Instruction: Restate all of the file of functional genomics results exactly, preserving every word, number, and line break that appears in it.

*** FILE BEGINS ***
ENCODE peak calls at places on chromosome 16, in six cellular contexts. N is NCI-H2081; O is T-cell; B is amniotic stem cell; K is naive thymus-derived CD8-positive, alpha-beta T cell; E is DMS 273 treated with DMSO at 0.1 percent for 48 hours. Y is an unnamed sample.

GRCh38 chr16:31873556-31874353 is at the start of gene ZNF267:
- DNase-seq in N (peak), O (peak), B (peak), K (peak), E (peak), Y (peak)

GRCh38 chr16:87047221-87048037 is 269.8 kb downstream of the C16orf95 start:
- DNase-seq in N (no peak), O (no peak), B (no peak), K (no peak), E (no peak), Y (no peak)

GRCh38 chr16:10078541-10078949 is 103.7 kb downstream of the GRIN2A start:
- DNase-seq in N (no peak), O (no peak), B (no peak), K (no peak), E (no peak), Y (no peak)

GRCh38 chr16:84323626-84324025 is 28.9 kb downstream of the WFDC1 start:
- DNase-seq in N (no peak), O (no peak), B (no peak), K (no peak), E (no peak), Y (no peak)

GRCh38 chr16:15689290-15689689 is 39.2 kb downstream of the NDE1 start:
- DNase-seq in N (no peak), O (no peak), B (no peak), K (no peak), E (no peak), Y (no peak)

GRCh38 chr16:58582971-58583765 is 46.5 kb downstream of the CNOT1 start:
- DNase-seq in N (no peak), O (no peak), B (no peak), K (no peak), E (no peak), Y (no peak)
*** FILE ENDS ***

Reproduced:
ENCODE peak calls at places on chromosome 16, in six cellular contexts. N is NCI-H2081; O is T-cell; B is amniotic stem cell; K is naive thymus-derived CD8-positive, alpha-beta T cell; E is DMS 273 treated with DMSO at 0.1 percent for 48 hours. Y is an unnamed sample.

GRCh38 chr16:31873556-31874353 is at the start of gene ZNF267:
- DNase-seq in N (peak), O (peak), B (peak), K (peak), E (peak), Y (peak)

GRCh38 chr16:87047221-87048037 is 269.8 kb downstream of the C16orf95 start:
- DNase-seq in N (no peak), O (no peak), B (no peak), K (no peak), E (no peak), Y (no peak)

GRCh38 chr16:10078541-10078949 is 103.7 kb downstream of the GRIN2A start:
- DNase-seq in N (no peak), O (no peak), B (no peak), K (no peak), E (no peak), Y (no peak)

GRCh38 chr16:84323626-84324025 is 28.9 kb downstream of the WFDC1 start:
- DNase-seq in N (no peak), O (no peak), B (no peak), K (no peak), E (no peak), Y (no peak)

GRCh38 chr16:15689290-15689689 is 39.2 kb downstream of the NDE1 start:
- DNase-seq in N (no peak), O (no peak), B (no peak), K (no peak), E (no peak), Y (no peak)

GRCh38 chr16:58582971-58583765 is 46.5 kb downstream of the CNOT1 start:
- DNase-seq in N (no peak), O (no peak), B (no peak), K (no peak), E (no peak), Y (no peak)